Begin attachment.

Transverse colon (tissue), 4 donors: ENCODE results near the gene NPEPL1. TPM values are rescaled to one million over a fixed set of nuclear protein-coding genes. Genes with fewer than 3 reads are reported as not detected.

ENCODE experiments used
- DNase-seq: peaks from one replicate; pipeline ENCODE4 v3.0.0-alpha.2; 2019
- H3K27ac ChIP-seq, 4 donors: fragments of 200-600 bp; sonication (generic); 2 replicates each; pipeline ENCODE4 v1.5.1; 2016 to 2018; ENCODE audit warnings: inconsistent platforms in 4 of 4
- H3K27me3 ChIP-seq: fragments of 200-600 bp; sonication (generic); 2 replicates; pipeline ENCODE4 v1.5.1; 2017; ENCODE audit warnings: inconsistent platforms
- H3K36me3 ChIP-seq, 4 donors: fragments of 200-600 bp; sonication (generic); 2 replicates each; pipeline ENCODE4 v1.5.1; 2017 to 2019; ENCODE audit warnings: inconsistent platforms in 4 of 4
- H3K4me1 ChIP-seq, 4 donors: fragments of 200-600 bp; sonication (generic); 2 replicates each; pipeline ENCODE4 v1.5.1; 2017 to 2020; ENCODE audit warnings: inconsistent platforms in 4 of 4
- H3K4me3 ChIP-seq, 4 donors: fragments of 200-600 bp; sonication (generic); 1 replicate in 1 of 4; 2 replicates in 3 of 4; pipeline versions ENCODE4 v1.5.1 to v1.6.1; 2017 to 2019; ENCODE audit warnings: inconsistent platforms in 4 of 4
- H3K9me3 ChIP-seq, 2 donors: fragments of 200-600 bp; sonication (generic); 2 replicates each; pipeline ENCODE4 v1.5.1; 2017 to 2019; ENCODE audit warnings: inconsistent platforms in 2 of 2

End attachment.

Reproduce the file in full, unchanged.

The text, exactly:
Transverse colon (tissue), 4 donors: ENCODE results near the gene NPEPL1. TPM values are rescaled to one million over a fixed set of nuclear protein-coding genes. Genes with fewer than 3 reads are reported as not detected.

ENCODE experiments used
- DNase-seq: peaks from one replicate; pipeline ENCODE4 v3.0.0-alpha.2; 2019
- H3K27ac ChIP-seq, 4 donors: fragments of 200-600 bp; sonication (generic); 2 replicates each; pipeline ENCODE4 v1.5.1; 2016 to 2018; ENCODE audit warnings: inconsistent platforms in 4 of 4
- H3K27me3 ChIP-seq: fragments of 200-600 bp; sonication (generic); 2 replicates; pipeline ENCODE4 v1.5.1; 2017; ENCODE audit warnings: inconsistent platforms
- H3K36me3 ChIP-seq, 4 donors: fragments of 200-600 bp; sonication (generic); 2 replicates each; pipeline ENCODE4 v1.5.1; 2017 to 2019; ENCODE audit warnings: inconsistent platforms in 4 of 4
- H3K4me1 ChIP-seq, 4 donors: fragments of 200-600 bp; sonication (generic); 2 replicates each; pipeline ENCODE4 v1.5.1; 2017 to 2020; ENCODE audit warnings: inconsistent platforms in 4 of 4
- H3K4me3 ChIP-seq, 4 donors: fragments of 200-600 bp; sonication (generic); 1 replicate in 1 of 4; 2 replicates in 3 of 4; pipeline versions ENCODE4 v1.5.1 to v1.6.1; 2017 to 2019; ENCODE audit warnings: inconsistent platforms in 4 of 4
- H3K9me3 ChIP-seq, 2 donors: fragments of 200-600 bp; sonication (generic); 2 replicates each; pipeline ENCODE4 v1.5.1; 2017 to 2019; ENCODE audit warnings: inconsistent platforms in 2 of 2